When Pakistan took one step forward and two steps back

Published: December 22, 2016
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We need to do much more to fight our problems and it is better that we get serious about it.

In my living memory, I have seen many years in which Pakistan faced terrible setbacks. Memories of 2007, when former President General (Retired) Pervez Musharraf imposed emergency and then Benazir Bhutto was assassinated, are still fresh in my mind. Likewise, all of us have neither forgotten nor forgiven what happened on December 16, 2014, a day which will continue to live in our collective memories.

As this year comes to an end, let’s recap what the year had to offer. There were highs and there were lows, but unfortunately, the latter outweigh the former and by a considerable margin. There have been a lot of setbacks this year, some of which may end up misdirecting our future trajectory unless we don’t rectify our mistakes.

There were some highs. I think some of the legislation, particularly with respect to women, such as the women protection bill, is commendable. Sharmeen Obaid Chinoy’s magnificent Oscar-winning documentary highlighted the problem of honour killing and the tragedy of Qandeel Baloch’s murder paved the way for anti-honour killings bill. The completion of China Pakistan Economic Corridor (CPEC), despite its controversies, is by and large a positive step, which hopefully will bring economic improvements. Pakistan’s cricket team performed well throughout the year, and for a brief period, achieved the number one status.

But despite these highs, there have been some big setbacks. Some cases can also be called examples of one step forward and two steps back. For example, early in the year, Pakistan finally executed Mumtaz Qadri which in my opinion was a commendable act but at the same time, the execution ended up propelling his legacy in a glorified manner. The size of the funeral shocked many who wanted a liberal and tolerant Pakistan. His funeral revealed the deep schisms in the society and provided us a vital clue that the fight against extremism is tougher and military and judicial means must be supplemented by a counter narrative which discourages such violent acts.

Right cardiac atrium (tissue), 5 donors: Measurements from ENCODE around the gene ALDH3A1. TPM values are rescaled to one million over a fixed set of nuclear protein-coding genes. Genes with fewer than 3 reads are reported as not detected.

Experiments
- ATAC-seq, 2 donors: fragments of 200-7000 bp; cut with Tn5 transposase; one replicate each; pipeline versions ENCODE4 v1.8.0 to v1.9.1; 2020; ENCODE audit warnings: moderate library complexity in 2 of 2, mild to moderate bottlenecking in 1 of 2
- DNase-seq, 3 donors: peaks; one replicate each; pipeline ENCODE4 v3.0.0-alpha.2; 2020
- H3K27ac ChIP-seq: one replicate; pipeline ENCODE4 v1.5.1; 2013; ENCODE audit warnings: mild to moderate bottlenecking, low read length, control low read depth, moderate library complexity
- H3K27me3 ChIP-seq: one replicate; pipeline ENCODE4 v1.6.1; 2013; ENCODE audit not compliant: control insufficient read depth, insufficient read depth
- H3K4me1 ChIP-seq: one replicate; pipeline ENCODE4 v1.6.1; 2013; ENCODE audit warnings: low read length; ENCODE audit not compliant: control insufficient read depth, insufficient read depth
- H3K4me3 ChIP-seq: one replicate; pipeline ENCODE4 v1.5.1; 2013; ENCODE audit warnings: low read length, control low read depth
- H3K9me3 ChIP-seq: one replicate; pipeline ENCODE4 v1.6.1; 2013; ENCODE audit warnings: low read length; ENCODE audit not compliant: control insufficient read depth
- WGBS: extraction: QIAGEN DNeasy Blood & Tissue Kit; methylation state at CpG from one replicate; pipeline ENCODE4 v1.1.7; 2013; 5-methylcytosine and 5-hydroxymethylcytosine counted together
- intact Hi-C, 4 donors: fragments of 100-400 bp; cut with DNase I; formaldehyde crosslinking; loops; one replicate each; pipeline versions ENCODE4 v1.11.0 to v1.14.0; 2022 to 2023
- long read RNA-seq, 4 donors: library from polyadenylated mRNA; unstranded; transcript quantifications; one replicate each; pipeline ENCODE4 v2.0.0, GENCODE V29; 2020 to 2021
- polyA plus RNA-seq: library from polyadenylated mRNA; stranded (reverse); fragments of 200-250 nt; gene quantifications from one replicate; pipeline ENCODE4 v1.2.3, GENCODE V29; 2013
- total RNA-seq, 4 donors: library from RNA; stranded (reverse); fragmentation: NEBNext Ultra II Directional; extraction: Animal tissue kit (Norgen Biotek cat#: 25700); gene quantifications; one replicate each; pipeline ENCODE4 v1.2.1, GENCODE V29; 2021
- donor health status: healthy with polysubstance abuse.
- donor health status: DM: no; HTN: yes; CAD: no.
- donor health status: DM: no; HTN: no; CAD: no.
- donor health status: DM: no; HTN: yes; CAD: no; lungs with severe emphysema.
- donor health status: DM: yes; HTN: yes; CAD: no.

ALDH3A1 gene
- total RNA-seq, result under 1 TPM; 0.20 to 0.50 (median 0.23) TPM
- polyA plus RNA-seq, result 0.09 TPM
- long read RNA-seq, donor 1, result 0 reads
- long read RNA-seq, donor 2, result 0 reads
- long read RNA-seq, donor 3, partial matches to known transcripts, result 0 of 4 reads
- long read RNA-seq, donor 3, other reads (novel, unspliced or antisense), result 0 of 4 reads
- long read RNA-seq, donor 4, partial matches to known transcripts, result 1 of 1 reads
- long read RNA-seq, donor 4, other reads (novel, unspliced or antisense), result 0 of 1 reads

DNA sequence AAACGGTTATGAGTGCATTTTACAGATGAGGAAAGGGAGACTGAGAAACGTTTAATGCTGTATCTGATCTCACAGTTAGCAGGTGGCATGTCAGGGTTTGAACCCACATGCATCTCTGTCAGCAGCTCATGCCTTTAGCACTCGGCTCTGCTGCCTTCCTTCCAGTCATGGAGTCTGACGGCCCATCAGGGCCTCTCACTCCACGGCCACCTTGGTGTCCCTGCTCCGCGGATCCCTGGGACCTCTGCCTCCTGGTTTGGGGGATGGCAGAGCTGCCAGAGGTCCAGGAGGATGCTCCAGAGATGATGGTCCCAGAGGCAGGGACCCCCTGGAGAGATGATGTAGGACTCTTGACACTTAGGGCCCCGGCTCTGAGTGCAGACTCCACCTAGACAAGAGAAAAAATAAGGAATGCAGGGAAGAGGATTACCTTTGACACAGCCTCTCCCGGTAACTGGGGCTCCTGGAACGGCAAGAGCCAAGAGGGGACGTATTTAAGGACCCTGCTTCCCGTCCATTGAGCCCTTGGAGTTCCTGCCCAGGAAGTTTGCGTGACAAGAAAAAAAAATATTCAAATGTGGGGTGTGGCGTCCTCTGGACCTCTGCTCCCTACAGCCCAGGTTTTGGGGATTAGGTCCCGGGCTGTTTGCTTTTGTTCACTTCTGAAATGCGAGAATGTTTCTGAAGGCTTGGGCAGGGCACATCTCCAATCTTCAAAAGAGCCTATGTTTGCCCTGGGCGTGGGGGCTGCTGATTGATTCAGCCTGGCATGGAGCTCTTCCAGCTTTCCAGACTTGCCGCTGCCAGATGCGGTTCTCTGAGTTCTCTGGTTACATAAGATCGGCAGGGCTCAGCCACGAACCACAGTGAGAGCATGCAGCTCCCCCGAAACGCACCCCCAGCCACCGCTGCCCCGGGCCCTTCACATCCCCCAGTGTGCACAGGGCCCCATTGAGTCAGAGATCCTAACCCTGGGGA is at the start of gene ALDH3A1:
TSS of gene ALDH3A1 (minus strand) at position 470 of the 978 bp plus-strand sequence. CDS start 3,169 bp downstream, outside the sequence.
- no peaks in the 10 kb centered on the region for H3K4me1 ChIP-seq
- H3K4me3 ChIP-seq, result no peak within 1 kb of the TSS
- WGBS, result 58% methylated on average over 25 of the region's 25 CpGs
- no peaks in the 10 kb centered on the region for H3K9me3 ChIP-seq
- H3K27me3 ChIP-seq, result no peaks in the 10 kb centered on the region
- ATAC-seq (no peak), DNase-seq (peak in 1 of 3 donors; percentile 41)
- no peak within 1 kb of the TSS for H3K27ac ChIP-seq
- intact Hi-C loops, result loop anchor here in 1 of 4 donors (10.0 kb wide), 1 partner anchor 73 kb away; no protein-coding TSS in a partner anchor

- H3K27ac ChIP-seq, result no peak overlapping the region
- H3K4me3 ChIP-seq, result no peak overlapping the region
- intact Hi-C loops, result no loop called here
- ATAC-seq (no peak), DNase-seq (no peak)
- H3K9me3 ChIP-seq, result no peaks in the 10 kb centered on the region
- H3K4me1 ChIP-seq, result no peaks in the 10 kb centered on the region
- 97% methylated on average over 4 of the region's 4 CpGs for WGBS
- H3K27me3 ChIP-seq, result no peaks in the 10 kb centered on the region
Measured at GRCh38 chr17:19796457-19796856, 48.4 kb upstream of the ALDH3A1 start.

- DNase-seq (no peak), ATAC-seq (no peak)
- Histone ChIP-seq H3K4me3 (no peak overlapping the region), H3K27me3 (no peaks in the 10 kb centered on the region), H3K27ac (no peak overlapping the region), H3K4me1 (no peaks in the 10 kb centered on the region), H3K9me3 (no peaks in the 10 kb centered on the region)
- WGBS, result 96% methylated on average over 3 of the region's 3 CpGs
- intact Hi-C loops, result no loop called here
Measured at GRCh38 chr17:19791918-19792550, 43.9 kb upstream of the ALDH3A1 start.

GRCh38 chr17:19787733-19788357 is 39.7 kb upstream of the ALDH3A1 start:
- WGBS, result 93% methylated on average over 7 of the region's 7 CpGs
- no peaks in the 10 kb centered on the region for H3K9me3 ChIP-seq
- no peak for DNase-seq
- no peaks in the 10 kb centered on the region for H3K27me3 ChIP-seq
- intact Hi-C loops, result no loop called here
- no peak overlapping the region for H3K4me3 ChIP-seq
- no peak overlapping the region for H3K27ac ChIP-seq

Pakistan’s war on terror, aimed at physically rooting out terrorist sanctuaries, continued throughout the year but problematic areas remain. Quetta’s blasts targeting lawyers showed that terrorists are still capable of mounting a major attack. Even more damaging is the recently released Supreme Court inquiry report which blames the government for having a callous attitude towards combating terrorism because of its appeasement of some of the banned militant outfits.

Murder of Amjad Sabri came as a shock as Pakistan lost one of its brightest stars. His murder too, was traced to a sectarian militant outfit, once again underlining the importance of tackling these organisations. As already discussed above, the fight against these militants must combine both law enforcement and ideological tactics. We must also counter the hate which is the source of the sectarian violence. Unless that hateful mind-set is not countered and defeated, militant organisations will continue to breed in one form or the other.

Likewise, the Christian community was targeted on Easter, once again highlighting that minorities face extra risks as banned outfits target them even more. Apart from possibility of terrorist attacks, the minorities also face general bigotry as the recent attack on Ahmadi place of worship shows. During Ramazan, Hamza Ali Abassi’s show got banned due to intense public pressure for merely raising the issue of Second Amendment and general mistreatment of Ahmadis.